Southern Baptists Expected To Cut Ties With Boy Scouts

HUNTSVILLE, Ala.(WHNT) – North Alabama’s largest Christian denomination appears ready to part ways with the Boy Scouts of America.

Last month’s decision by the Boy Scouts to allow openly gay scouts has created a deep divide with Southern Baptists, who are expected to formally cut ties with the Scouts at their annual convention in Houston this week.

A non-binding vote at the convention is scheduled that calls for Southern Baptist churches to disassociate with the Boy Scouts, a move that would impact approximately 100,000 youths. Southern Baptist leaders say the Boy Scout’s shift on gay members is incompatible with Bible teaching, which designates homosexuality as a sin.

Southern Baptist churches around the country sponsor and host around 4,000 Boy Scout units. One area SBC pastor who also grew up in the Boy Scouts called the move difficult, but necessary.

“It’s sad, it breaks my heart to see it come to this,” said Rev. Alan Crawford, senior pastor of Oak Park Baptist Church in east Huntsville. “We as Bible believers, if we don’t stand for what we believe in, then we’re compromising. And if we compromise on one issue, we’ll compromise on something else… I fully support the amendment that will be brought up.”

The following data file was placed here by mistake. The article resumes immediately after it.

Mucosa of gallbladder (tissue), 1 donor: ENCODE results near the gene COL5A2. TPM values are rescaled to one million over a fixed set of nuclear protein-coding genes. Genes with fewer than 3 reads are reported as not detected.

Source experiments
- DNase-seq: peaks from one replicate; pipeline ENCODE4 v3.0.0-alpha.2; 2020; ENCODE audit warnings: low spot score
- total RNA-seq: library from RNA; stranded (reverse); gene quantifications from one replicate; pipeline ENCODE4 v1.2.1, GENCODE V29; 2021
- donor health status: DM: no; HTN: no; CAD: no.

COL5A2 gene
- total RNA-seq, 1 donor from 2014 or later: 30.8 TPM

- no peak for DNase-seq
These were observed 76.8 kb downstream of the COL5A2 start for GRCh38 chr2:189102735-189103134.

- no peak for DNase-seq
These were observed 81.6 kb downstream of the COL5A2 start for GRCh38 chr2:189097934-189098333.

A vote on the non-binding resolution is expected to take place either Tuesday or Wednesday. Southern Baptist officials said the decision to cut ties with the Boy Scouts will still be left up to individual churches, with some already choosing to end their affiliation. Rev. Crawford said he expected the vast majority of SBC churches to follow suit. He also left open the possibility that area churches would fill the resulting void by hosting an alternative scouting group that supports Biblical beliefs.

“I’ve been asked by people if I would allow homosexuals to attend this church. I say ‘absolutely’,” said Rev. Crawford, who earned the rank of Eagle Scout. “But when it comes to supporting something financially, as well as having our name on it, against something we are so strongly against, then I think we’re compromising, and that can’t happen. I could see another Boy Scouts, may not be the Boy Scouts of America, but because of this, maybe a split in the Boy Scouts where the churches would be back active with it.”

The Southern Baptist Convention has approximately 16 million members, making it America’s largest Protestant denomination.

Religious groups who said they will continue to host and sponsor the Boy Scouts include the Episcopal Church and the Mormon Church.


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